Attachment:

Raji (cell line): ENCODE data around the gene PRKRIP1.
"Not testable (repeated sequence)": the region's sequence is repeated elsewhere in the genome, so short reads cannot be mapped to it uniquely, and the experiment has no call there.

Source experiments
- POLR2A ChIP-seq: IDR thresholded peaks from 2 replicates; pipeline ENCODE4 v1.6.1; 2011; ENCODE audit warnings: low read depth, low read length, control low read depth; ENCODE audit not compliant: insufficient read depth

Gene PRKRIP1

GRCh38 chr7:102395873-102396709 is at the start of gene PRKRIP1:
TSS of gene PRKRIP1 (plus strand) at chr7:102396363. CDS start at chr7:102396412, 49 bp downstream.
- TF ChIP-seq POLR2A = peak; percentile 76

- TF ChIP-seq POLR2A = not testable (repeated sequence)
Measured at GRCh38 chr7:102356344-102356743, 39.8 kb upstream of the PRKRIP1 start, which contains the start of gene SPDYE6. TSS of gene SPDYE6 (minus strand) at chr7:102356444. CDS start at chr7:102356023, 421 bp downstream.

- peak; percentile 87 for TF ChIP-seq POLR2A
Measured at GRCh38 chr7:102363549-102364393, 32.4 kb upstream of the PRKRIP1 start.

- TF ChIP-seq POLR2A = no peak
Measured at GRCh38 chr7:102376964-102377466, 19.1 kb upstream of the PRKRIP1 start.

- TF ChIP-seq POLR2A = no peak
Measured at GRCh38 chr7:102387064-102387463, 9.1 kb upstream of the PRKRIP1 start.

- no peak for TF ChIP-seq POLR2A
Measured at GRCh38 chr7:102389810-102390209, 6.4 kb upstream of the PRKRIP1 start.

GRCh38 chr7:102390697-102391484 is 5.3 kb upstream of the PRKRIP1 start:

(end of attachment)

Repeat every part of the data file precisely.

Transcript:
Raji (cell line): ENCODE data around the gene PRKRIP1.
"Not testable (repeated sequence)": the region's sequence is repeated elsewhere in the genome, so short reads cannot be mapped to it uniquely, and the experiment has no call there.

Source experiments
- POLR2A ChIP-seq: IDR thresholded peaks from 2 replicates; pipeline ENCODE4 v1.6.1; 2011; ENCODE audit warnings: low read depth, low read length, control low read depth; ENCODE audit not compliant: insufficient read depth

Gene PRKRIP1

GRCh38 chr7:102395873-102396709 is at the start of gene PRKRIP1:
TSS of gene PRKRIP1 (plus strand) at chr7:102396363. CDS start at chr7:102396412, 49 bp downstream.
- TF ChIP-seq POLR2A = peak; percentile 76

- TF ChIP-seq POLR2A = not testable (repeated sequence)
Measured at GRCh38 chr7:102356344-102356743, 39.8 kb upstream of the PRKRIP1 start, which contains the start of gene SPDYE6. TSS of gene SPDYE6 (minus strand) at chr7:102356444. CDS start at chr7:102356023, 421 bp downstream.

- peak; percentile 87 for TF ChIP-seq POLR2A
Measured at GRCh38 chr7:102363549-102364393, 32.4 kb upstream of the PRKRIP1 start.

- TF ChIP-seq POLR2A = no peak
Measured at GRCh38 chr7:102376964-102377466, 19.1 kb upstream of the PRKRIP1 start.

- TF ChIP-seq POLR2A = no peak
Measured at GRCh38 chr7:102387064-102387463, 9.1 kb upstream of the PRKRIP1 start.

- no peak for TF ChIP-seq POLR2A
Measured at GRCh38 chr7:102389810-102390209, 6.4 kb upstream of the PRKRIP1 start.

GRCh38 chr7:102390697-102391484 is 5.3 kb upstream of the PRKRIP1 start: